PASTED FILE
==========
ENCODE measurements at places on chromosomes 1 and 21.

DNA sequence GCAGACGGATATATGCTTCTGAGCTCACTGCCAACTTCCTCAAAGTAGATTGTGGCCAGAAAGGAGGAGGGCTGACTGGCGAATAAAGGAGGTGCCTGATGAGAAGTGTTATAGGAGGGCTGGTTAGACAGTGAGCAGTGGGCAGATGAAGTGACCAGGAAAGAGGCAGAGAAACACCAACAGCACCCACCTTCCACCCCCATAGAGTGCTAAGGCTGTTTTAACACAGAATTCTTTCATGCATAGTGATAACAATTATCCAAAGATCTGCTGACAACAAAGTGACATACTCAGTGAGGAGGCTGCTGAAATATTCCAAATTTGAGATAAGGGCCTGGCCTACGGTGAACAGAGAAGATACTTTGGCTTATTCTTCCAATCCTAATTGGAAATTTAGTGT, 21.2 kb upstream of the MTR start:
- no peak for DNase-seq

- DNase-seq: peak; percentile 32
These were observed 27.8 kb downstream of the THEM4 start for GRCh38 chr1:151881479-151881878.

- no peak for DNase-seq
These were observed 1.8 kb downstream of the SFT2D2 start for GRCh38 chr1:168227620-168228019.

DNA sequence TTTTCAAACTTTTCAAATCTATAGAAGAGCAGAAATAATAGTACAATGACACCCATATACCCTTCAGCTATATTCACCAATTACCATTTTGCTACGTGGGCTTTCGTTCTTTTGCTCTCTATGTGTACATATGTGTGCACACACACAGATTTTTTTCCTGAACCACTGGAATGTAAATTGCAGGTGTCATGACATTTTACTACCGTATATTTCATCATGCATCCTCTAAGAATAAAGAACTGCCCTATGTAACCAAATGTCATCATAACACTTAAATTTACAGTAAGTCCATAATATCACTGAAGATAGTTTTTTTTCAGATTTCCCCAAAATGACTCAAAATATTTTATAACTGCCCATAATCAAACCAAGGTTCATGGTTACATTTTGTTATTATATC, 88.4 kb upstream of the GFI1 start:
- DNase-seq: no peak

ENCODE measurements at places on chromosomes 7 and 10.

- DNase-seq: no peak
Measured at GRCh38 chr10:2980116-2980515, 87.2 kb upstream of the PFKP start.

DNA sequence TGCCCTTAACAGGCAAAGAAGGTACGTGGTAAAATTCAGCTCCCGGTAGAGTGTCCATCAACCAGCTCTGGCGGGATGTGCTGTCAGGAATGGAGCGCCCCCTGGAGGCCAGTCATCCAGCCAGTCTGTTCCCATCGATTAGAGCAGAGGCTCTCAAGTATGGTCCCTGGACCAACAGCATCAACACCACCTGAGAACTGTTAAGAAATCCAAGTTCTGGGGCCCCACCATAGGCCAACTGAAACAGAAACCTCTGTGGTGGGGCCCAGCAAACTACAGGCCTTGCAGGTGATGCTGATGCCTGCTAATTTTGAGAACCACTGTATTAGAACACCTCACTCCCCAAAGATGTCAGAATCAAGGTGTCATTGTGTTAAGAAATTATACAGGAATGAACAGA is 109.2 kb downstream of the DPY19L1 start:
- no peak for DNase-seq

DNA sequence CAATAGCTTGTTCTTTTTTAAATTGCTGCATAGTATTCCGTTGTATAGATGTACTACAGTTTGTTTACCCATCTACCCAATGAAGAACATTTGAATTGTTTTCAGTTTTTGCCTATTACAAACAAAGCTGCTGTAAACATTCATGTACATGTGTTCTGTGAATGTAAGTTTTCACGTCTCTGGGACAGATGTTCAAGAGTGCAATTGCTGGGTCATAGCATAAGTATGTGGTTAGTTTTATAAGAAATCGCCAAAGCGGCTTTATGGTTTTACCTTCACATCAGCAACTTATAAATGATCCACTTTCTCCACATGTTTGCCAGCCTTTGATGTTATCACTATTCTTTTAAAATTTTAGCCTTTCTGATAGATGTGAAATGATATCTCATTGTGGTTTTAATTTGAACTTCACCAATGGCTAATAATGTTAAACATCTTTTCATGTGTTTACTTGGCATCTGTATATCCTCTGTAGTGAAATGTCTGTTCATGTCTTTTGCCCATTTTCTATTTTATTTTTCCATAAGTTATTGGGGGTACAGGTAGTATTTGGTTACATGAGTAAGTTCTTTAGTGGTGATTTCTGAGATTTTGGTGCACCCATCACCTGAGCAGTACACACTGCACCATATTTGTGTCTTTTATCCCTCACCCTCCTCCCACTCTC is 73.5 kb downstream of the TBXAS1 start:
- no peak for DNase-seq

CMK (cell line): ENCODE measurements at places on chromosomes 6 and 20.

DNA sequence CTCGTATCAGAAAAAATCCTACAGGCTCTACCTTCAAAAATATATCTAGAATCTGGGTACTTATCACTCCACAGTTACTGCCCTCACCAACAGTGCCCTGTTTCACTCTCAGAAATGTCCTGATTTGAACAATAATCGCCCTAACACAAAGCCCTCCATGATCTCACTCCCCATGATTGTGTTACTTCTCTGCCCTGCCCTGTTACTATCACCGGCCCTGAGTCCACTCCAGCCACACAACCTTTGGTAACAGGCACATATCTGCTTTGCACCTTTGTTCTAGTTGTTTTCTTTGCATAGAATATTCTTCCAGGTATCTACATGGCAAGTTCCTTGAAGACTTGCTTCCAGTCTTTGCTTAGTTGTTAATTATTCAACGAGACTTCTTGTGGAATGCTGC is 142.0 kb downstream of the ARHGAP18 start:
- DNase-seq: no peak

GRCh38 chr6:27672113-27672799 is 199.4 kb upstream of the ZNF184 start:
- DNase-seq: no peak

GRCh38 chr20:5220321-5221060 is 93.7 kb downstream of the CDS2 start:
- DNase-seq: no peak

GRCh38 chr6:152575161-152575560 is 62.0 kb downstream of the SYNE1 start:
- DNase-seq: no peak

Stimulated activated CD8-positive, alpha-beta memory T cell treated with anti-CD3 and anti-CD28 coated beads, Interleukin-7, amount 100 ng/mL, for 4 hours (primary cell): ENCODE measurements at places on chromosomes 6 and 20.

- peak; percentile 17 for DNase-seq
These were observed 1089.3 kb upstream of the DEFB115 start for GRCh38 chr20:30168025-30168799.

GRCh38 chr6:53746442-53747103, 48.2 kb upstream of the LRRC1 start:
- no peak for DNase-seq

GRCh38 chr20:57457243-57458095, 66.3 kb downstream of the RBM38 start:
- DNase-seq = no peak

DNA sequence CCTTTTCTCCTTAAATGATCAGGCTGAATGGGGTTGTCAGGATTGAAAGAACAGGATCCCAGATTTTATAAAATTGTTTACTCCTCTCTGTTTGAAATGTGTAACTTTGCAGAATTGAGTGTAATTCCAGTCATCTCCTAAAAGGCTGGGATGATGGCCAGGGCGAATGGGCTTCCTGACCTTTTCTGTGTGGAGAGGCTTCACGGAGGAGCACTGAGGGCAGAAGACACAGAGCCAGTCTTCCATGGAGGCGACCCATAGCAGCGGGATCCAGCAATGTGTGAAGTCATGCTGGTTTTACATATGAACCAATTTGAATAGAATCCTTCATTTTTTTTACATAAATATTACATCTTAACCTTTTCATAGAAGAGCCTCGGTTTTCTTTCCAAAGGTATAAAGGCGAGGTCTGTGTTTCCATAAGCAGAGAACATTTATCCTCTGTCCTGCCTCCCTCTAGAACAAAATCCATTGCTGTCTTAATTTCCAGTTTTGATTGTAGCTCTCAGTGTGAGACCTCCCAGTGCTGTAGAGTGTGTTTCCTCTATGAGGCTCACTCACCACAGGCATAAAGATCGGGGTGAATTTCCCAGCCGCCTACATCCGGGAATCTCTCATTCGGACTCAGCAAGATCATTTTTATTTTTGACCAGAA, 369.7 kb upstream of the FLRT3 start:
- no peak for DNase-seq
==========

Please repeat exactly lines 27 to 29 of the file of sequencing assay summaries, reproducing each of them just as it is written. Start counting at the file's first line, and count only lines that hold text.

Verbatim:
- peak; percentile 17 for DNase-seq
These were observed 1089.3 kb upstream of the DEFB115 start for GRCh38 chr20:30168025-30168799.

GRCh38 chr6:53746442-53747103, 48.2 kb upstream of the LRRC1 start: